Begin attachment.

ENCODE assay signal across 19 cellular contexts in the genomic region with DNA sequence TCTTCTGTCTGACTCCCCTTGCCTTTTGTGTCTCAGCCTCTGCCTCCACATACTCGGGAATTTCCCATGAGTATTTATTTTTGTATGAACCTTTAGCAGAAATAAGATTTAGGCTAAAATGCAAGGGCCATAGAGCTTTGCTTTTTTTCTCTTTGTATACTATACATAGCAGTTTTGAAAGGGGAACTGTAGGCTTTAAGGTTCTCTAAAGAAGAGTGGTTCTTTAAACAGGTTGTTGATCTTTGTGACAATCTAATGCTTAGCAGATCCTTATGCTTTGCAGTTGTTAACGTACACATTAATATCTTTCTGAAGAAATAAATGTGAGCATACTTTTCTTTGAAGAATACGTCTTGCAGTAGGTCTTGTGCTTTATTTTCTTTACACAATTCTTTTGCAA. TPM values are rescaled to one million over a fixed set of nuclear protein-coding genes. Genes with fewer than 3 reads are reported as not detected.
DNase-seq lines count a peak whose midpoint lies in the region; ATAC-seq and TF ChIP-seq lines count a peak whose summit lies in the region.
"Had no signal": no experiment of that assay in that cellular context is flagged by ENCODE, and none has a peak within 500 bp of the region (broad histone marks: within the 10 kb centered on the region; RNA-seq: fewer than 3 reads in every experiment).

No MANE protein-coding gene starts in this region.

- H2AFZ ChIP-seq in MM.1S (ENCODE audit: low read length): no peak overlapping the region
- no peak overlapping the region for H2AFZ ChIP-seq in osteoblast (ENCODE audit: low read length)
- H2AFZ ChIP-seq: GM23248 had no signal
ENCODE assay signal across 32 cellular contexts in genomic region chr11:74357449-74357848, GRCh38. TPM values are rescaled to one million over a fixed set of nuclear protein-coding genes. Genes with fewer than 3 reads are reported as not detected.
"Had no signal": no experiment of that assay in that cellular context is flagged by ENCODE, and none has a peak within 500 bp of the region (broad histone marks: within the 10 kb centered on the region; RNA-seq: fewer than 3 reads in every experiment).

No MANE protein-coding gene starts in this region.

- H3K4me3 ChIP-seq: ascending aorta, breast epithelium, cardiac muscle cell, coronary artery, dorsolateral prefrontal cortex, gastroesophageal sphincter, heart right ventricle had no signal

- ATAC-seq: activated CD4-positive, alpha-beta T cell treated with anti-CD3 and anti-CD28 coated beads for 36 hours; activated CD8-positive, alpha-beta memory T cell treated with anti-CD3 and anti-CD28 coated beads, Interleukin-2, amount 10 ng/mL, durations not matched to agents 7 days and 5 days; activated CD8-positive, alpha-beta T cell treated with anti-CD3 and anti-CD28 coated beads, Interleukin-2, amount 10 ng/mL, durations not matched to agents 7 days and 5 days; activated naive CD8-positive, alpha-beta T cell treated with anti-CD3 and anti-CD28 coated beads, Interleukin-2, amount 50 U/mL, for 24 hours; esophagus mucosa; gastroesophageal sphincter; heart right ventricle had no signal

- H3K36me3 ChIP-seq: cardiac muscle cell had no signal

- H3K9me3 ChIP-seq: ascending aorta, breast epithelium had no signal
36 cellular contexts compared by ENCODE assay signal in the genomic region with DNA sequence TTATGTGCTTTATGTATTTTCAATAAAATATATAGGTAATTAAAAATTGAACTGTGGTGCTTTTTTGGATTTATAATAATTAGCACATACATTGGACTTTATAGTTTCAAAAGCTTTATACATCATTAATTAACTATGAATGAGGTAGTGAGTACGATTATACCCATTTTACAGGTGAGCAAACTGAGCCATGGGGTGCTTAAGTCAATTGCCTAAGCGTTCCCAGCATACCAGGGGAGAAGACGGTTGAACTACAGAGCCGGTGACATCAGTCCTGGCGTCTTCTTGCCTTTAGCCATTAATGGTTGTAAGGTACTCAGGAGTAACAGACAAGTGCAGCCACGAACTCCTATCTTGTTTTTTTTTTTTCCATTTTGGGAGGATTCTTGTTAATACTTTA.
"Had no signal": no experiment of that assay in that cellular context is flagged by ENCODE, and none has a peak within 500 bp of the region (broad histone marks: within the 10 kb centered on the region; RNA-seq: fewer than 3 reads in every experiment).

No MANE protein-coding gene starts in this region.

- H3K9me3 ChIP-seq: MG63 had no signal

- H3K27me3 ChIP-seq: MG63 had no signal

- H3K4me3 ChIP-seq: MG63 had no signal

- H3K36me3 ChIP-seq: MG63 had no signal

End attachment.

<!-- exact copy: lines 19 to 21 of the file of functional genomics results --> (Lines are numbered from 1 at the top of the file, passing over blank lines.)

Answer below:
- H3K27me3 ChIP-seq: MG63 had no signal

- H3K4me3 ChIP-seq: MG63 had no signal

- H3K36me3 ChIP-seq: MG63 had no signal